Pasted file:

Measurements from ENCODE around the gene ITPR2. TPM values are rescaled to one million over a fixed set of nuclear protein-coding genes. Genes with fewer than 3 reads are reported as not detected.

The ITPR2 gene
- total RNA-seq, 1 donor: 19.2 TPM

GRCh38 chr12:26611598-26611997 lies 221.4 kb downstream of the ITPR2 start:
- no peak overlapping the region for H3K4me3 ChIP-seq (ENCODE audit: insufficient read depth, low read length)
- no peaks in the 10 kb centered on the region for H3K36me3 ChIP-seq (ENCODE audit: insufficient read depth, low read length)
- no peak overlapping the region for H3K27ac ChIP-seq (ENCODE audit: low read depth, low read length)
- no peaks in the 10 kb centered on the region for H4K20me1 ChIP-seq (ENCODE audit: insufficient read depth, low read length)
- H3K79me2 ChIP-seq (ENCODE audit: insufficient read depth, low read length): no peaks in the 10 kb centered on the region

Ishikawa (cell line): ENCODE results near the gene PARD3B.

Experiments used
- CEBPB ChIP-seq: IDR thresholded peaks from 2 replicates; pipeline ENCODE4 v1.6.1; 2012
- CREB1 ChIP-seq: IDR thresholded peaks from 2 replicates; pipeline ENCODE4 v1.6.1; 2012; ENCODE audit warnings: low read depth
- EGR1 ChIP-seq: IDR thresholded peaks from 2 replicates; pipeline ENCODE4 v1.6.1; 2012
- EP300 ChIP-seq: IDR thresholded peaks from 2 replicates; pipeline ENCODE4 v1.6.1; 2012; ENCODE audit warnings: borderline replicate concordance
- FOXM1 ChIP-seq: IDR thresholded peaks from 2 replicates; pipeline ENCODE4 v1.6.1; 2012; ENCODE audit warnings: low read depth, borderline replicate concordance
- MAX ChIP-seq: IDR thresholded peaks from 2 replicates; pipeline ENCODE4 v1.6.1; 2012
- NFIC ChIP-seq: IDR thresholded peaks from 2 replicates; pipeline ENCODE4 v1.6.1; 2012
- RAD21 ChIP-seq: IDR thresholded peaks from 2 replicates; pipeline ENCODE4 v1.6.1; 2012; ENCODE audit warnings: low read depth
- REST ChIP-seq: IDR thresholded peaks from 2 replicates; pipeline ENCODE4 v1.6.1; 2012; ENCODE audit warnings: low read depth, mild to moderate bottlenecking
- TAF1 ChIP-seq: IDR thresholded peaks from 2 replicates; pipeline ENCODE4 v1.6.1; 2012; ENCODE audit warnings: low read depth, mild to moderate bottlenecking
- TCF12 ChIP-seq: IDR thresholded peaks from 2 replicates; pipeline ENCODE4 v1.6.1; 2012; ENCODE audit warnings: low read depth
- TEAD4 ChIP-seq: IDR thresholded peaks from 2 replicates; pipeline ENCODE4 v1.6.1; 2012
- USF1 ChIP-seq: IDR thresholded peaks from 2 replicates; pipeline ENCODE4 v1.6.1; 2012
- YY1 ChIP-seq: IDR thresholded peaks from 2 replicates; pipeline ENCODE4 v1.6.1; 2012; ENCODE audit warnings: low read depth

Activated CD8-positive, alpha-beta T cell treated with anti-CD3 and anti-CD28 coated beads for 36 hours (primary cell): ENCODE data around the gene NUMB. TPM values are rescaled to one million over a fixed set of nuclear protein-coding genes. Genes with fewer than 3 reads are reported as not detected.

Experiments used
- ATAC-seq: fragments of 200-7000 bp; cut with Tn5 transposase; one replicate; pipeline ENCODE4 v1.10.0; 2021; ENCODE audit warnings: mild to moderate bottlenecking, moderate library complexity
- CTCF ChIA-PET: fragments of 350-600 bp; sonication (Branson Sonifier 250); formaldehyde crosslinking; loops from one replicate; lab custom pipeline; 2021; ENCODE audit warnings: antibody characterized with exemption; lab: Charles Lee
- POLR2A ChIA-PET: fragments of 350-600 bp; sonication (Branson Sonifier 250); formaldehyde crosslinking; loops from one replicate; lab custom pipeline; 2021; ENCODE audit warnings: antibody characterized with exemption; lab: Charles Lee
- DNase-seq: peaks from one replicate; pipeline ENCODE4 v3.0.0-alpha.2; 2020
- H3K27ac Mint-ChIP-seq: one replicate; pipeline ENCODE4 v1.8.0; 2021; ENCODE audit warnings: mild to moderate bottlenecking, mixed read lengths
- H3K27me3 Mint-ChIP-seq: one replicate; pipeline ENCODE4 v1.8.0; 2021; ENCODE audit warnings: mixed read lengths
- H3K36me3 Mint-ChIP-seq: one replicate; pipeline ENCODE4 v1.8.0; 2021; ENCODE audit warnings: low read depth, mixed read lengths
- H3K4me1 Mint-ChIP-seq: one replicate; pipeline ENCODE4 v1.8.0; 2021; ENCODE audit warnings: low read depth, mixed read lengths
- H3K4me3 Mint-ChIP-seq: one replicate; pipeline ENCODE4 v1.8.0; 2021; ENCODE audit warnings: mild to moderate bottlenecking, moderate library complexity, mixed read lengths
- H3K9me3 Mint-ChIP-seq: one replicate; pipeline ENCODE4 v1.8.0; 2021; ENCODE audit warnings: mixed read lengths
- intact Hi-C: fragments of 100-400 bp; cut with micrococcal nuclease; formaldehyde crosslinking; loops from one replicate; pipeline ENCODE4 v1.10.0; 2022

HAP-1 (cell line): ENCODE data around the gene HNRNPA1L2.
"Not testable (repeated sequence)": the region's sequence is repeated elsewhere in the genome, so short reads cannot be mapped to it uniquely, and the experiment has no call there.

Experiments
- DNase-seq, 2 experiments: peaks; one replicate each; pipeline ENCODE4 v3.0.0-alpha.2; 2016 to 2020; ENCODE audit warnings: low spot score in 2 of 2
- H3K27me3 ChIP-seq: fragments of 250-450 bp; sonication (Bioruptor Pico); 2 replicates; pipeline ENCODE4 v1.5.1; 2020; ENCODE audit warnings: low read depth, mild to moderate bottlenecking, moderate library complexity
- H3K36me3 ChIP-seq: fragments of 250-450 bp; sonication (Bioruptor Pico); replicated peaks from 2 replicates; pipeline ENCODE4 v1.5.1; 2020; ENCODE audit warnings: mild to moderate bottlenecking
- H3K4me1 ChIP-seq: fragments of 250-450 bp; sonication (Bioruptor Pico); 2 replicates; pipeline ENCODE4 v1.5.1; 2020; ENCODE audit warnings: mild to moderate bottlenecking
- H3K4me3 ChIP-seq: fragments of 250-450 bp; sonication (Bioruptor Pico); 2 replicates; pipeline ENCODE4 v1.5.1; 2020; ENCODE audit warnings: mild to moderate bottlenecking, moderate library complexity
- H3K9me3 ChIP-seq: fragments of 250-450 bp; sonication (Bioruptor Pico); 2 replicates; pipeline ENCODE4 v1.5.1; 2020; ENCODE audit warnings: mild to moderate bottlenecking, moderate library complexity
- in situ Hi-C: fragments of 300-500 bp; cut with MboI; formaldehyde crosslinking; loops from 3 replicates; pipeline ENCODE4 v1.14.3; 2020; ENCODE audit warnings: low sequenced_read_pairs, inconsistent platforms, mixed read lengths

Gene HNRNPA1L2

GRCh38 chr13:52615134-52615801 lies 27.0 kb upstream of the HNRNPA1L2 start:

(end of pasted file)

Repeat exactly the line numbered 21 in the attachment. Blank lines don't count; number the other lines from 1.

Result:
- TAF1 ChIP-seq: IDR thresholded peaks from 2 replicates; pipeline ENCODE4 v1.6.1; 2012; ENCODE audit warnings: low read depth, mild to moderate bottlenecking